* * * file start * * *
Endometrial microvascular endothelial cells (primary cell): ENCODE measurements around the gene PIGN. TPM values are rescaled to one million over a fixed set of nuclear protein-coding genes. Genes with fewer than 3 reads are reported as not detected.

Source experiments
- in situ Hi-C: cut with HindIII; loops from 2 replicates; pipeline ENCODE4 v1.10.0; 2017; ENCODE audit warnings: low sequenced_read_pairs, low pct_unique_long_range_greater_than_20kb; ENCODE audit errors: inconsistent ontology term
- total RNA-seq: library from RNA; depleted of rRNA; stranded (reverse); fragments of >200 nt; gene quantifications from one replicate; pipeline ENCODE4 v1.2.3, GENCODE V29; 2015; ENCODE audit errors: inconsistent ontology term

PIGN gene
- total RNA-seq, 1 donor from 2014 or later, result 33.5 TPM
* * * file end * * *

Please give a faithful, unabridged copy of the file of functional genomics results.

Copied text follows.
Endometrial microvascular endothelial cells (primary cell): ENCODE measurements around the gene PIGN. TPM values are rescaled to one million over a fixed set of nuclear protein-coding genes. Genes with fewer than 3 reads are reported as not detected.

Source experiments
- in situ Hi-C: cut with HindIII; loops from 2 replicates; pipeline ENCODE4 v1.10.0; 2017; ENCODE audit warnings: low sequenced_read_pairs, low pct_unique_long_range_greater_than_20kb; ENCODE audit errors: inconsistent ontology term
- total RNA-seq: library from RNA; depleted of rRNA; stranded (reverse); fragments of >200 nt; gene quantifications from one replicate; pipeline ENCODE4 v1.2.3, GENCODE V29; 2015; ENCODE audit errors: inconsistent ontology term

PIGN gene
- total RNA-seq, 1 donor from 2014 or later, result 33.5 TPM